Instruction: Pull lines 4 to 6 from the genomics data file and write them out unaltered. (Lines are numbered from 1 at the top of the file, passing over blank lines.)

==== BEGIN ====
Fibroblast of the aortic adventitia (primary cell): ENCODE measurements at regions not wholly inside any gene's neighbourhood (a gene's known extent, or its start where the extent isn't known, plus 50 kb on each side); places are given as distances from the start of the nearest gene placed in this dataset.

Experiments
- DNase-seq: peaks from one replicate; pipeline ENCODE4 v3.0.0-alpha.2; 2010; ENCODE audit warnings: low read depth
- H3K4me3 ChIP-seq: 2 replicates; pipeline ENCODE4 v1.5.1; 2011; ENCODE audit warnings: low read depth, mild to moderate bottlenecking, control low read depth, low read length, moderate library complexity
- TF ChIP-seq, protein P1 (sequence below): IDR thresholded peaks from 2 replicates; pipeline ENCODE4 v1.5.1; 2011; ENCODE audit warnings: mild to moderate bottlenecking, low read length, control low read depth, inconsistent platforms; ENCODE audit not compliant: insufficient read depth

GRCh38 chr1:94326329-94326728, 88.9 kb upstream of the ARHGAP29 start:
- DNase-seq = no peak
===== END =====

- H3K4me3 ChIP-seq: 2 replicates; pipeline ENCODE4 v1.5.1; 2011; ENCODE audit warnings: low read depth, mild to moderate bottlenecking, control low read depth, low read length, moderate library complexity
- TF ChIP-seq, protein P1 (sequence below): IDR thresholded peaks from 2 replicates; pipeline ENCODE4 v1.5.1; 2011; ENCODE audit warnings: mild to moderate bottlenecking, low read length, control low read depth, inconsistent platforms; ENCODE audit not compliant: insufficient read depth

GRCh38 chr1:94326329-94326728, 88.9 kb upstream of the ARHGAP29 start: